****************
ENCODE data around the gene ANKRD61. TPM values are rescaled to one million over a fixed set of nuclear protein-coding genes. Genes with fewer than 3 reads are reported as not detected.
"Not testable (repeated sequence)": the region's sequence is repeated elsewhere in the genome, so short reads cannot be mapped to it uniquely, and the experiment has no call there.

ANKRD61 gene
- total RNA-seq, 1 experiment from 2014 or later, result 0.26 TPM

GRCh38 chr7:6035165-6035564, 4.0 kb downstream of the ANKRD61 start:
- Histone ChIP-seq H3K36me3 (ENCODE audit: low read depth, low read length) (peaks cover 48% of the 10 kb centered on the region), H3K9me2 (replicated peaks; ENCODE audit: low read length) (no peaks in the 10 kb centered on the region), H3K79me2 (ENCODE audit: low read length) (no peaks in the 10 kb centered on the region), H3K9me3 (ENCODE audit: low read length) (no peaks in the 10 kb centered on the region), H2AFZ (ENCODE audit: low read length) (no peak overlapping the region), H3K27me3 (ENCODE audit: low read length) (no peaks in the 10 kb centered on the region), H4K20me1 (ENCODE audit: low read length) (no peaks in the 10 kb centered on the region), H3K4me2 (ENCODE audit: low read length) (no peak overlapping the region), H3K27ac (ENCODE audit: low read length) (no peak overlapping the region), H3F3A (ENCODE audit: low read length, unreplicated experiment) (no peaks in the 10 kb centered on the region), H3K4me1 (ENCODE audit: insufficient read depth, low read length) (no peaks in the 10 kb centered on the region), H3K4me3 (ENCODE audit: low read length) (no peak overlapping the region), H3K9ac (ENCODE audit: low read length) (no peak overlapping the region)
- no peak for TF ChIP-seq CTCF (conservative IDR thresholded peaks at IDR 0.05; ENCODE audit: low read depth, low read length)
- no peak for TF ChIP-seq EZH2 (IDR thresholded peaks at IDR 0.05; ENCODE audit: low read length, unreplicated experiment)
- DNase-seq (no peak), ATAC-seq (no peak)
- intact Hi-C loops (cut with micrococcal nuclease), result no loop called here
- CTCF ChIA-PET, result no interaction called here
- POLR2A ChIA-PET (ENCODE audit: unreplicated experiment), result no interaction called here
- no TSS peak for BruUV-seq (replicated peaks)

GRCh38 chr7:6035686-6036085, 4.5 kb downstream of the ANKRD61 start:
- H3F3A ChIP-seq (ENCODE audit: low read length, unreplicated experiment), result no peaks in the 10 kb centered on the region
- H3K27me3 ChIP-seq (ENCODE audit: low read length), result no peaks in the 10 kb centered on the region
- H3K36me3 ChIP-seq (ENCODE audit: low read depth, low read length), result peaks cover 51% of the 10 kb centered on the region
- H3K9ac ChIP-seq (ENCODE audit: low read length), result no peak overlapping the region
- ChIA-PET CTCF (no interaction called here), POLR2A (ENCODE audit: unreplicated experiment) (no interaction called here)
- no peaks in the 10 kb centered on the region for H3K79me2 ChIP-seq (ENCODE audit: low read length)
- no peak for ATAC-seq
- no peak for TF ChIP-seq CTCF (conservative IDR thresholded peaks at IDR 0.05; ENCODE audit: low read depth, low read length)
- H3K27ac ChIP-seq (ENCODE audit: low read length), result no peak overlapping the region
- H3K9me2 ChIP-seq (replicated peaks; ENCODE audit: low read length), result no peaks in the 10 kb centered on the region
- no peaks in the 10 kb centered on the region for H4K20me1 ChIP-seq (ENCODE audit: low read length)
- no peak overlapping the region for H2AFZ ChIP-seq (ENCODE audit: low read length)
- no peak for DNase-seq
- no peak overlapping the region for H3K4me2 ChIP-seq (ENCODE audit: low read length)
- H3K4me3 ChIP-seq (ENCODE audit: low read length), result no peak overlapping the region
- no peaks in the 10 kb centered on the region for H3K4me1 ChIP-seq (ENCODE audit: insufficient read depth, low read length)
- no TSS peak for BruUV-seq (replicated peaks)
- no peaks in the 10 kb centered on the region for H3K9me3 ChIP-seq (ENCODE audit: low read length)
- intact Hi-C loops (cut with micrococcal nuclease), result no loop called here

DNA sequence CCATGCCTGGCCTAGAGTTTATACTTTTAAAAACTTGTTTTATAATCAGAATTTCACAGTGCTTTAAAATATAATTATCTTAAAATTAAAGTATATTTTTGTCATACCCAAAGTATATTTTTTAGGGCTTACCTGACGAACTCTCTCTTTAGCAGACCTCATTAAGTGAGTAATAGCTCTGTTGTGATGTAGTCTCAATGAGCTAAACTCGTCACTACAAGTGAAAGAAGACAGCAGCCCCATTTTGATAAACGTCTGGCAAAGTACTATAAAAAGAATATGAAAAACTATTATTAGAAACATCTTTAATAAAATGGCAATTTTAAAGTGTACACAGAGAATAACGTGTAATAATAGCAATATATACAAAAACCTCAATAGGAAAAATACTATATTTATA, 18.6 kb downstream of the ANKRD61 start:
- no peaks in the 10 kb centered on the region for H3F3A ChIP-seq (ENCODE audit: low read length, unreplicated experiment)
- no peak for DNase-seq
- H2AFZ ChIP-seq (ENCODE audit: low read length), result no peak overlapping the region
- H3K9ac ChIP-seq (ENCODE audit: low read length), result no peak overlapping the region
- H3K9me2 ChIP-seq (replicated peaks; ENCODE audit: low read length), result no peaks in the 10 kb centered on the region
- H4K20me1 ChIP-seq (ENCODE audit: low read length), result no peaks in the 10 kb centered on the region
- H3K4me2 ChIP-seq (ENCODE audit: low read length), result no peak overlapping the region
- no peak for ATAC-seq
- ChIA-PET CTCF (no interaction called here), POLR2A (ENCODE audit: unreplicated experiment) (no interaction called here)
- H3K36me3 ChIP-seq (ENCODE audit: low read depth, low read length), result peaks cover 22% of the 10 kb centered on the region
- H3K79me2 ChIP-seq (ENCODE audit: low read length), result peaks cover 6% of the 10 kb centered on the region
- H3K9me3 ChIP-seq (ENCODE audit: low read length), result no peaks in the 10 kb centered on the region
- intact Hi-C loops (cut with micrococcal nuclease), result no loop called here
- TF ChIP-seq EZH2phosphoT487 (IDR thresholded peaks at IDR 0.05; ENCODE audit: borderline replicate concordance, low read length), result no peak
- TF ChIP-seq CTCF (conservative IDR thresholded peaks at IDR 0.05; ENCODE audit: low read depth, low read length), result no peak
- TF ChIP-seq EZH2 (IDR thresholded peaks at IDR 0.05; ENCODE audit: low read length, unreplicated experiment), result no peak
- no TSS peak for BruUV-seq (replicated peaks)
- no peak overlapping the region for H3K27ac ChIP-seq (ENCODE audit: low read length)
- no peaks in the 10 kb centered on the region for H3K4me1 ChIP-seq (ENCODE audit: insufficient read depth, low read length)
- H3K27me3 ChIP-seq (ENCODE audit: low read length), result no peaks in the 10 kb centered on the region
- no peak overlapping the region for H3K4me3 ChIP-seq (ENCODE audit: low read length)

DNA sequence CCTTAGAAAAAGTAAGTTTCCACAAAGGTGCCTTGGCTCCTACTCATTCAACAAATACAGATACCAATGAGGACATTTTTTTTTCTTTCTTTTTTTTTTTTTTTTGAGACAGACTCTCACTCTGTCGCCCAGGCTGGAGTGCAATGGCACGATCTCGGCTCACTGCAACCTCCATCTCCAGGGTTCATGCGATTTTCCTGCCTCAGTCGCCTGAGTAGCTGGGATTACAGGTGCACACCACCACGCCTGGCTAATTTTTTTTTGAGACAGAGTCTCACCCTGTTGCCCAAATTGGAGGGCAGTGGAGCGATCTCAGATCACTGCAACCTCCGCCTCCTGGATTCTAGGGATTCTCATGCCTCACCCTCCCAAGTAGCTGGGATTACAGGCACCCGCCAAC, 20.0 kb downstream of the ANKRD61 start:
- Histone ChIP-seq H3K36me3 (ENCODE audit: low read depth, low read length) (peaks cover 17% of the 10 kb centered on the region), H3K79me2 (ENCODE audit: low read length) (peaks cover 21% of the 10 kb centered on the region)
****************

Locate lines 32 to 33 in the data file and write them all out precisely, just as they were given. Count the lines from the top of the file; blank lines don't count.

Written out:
- no peaks in the 10 kb centered on the region for H3K9me3 ChIP-seq (ENCODE audit: low read length)
- intact Hi-C loops (cut with micrococcal nuclease), result no loop called here